The Brothers Quay
The Brothers Quay 1947–
(Born Stephen Quay and Timothy Quay; also spelled Quaij) American-born English filmmakers.
The following entry provides an overview of the Quays' career through 1996.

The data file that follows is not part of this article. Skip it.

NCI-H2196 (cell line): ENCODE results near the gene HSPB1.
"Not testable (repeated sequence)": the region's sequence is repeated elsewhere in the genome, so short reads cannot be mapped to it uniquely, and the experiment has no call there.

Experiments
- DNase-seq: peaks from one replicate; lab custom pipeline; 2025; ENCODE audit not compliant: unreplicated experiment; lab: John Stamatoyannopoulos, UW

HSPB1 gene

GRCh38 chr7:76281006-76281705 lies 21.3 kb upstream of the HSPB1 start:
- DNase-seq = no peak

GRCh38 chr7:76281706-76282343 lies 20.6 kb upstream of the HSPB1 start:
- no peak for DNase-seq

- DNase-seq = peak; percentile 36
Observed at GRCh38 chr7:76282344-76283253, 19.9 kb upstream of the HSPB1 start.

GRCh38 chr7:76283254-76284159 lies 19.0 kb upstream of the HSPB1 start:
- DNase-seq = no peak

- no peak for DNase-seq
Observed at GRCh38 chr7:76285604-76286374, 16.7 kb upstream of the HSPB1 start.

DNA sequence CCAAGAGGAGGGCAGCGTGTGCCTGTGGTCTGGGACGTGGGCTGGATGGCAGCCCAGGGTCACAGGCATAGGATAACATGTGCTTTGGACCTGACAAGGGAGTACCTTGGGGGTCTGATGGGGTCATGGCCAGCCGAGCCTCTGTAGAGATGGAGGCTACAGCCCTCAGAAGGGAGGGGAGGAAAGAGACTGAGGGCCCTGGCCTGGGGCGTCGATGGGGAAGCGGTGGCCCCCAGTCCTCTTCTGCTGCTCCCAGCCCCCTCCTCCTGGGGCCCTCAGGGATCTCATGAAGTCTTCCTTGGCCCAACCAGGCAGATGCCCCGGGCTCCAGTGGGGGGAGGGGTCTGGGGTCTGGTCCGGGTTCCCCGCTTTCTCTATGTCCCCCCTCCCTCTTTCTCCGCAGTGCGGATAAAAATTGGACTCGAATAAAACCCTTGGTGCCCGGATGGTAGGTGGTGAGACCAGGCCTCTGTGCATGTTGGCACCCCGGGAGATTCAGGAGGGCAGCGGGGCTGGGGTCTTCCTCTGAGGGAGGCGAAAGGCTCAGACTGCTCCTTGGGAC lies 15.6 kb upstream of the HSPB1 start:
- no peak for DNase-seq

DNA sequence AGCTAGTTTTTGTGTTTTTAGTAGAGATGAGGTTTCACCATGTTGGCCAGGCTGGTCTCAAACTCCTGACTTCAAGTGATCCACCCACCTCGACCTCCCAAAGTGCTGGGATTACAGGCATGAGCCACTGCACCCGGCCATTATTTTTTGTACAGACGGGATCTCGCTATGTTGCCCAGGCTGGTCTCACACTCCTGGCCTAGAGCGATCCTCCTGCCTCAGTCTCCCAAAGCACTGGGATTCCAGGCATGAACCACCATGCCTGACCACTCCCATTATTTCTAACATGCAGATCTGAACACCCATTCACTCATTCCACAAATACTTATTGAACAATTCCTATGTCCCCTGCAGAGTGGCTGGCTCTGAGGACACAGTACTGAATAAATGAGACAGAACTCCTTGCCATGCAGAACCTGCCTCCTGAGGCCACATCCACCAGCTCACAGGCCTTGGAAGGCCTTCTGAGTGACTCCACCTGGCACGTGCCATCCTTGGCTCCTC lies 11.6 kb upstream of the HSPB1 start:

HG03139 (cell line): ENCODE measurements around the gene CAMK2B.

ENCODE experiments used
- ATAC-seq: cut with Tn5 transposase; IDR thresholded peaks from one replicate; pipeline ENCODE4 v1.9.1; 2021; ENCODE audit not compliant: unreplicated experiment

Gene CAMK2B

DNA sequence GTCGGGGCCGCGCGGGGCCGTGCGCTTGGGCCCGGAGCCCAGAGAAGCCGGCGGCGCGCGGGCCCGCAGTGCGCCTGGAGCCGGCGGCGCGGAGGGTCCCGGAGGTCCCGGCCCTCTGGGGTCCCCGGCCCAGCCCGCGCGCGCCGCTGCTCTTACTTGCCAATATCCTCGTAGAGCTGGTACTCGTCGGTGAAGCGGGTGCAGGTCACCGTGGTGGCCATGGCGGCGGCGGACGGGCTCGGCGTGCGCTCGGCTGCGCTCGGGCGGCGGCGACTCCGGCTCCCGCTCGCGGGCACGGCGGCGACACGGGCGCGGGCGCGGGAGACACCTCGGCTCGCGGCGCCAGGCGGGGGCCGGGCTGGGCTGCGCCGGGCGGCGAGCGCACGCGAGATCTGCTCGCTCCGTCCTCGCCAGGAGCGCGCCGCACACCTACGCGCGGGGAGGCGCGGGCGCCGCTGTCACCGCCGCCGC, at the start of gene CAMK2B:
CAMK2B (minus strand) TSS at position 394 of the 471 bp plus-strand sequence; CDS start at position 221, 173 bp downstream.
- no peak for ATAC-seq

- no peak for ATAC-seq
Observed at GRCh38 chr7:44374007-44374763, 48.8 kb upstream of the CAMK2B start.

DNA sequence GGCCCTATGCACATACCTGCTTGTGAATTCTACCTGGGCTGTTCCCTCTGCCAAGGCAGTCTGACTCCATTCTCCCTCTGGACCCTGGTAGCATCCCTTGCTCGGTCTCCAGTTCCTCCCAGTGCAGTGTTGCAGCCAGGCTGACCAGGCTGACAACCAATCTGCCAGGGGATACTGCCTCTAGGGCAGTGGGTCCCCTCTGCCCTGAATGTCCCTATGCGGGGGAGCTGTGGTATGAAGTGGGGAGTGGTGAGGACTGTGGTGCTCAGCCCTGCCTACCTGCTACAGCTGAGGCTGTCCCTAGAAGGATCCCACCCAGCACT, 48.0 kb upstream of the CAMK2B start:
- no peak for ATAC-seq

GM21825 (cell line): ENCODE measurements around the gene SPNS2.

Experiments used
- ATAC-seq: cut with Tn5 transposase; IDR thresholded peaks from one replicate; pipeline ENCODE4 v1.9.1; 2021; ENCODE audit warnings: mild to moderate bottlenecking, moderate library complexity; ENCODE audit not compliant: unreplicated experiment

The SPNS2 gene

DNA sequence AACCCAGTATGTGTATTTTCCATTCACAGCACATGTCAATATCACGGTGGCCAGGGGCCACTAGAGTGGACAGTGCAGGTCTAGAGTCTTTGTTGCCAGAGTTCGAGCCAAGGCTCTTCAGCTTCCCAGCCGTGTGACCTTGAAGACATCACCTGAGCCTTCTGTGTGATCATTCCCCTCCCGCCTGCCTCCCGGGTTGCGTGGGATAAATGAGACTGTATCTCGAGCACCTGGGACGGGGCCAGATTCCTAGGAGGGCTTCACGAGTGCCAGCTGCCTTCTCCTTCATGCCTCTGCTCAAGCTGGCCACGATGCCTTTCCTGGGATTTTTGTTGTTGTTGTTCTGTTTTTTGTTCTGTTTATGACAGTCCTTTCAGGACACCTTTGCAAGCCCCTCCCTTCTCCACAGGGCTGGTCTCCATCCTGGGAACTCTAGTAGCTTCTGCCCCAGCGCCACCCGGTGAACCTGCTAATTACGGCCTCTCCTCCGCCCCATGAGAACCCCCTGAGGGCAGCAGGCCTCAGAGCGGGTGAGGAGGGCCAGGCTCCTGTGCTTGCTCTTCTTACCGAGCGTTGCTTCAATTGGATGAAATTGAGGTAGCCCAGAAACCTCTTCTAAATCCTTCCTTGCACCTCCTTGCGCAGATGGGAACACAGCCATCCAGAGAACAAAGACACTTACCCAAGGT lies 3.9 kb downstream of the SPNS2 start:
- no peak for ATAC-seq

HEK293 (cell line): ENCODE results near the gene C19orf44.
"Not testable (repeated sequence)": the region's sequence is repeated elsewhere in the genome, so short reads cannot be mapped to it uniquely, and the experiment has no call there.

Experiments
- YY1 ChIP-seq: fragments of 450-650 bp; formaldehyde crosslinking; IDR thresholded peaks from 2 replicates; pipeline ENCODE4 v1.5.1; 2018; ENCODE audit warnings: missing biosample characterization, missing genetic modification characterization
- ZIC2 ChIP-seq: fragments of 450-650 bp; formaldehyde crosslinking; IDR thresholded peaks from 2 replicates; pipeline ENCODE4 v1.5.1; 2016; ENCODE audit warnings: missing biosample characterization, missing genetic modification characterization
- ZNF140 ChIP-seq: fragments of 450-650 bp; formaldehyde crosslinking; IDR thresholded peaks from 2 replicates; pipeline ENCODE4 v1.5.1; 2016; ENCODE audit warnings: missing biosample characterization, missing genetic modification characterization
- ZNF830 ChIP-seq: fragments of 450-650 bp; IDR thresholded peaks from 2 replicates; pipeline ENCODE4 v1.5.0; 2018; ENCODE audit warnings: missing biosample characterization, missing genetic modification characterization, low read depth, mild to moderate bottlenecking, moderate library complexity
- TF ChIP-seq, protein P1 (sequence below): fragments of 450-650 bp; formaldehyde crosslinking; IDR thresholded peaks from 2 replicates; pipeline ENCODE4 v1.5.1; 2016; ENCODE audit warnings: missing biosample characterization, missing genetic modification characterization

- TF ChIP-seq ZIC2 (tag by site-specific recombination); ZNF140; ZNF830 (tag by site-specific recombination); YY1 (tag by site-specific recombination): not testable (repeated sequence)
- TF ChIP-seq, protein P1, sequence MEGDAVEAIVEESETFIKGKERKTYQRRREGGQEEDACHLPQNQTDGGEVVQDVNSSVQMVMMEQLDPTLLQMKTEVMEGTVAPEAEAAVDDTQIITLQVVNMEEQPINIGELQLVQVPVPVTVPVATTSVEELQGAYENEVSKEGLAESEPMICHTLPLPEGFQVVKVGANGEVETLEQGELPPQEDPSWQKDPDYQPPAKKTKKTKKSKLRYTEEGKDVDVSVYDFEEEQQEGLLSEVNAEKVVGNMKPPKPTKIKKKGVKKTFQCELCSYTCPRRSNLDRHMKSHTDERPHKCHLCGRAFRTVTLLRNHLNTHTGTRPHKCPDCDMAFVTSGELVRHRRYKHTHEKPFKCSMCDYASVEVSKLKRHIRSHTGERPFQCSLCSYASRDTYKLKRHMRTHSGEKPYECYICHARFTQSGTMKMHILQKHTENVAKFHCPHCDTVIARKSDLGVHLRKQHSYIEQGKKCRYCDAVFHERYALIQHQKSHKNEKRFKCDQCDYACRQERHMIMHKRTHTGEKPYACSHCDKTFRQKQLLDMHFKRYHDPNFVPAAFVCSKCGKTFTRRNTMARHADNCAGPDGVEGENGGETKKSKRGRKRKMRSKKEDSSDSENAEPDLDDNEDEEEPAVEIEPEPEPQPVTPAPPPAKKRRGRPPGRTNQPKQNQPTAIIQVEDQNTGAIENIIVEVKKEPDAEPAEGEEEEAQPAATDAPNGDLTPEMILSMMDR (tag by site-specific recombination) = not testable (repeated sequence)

The Brothers Quay are best known for short "stop-motion" animated films in which puppets, broken dolls, rusted screws, old tools, and other "found" objects participate in highly metaphorical and psychosexually-charged vignettes that both depict and evoke feelings of angst and wonder. Frequently described as Kafkaesque and surreal, the Quays' work is inspired by nineteenth- and early twentieth-century European literature—including the works of Franz Kafka, Bruno Schulz, Robert Walser, and Michel de Ghelderode—and by the work of Eastern European and Russian avant-garde filmmakers—notably Alexander Alexeieff, Ladislaw Starewicz, Jan Lenica, Walerian Borowczyk, Jan Švankmajer, and Yuri Norstein. To an even greater degree than many of their literary influences, the Quays eschew linear storytelling for the evocation of intense psychological states by means of oneiric and obliquely sinister images accompanied by provocative sounds and music. For these reasons, their films tend to polarize critical opinion. The brothers have stated: "Our aim is to create a state of suspension where the effect, if it works for an audience, is not unlike dreaming, albeit dreaming uneasily."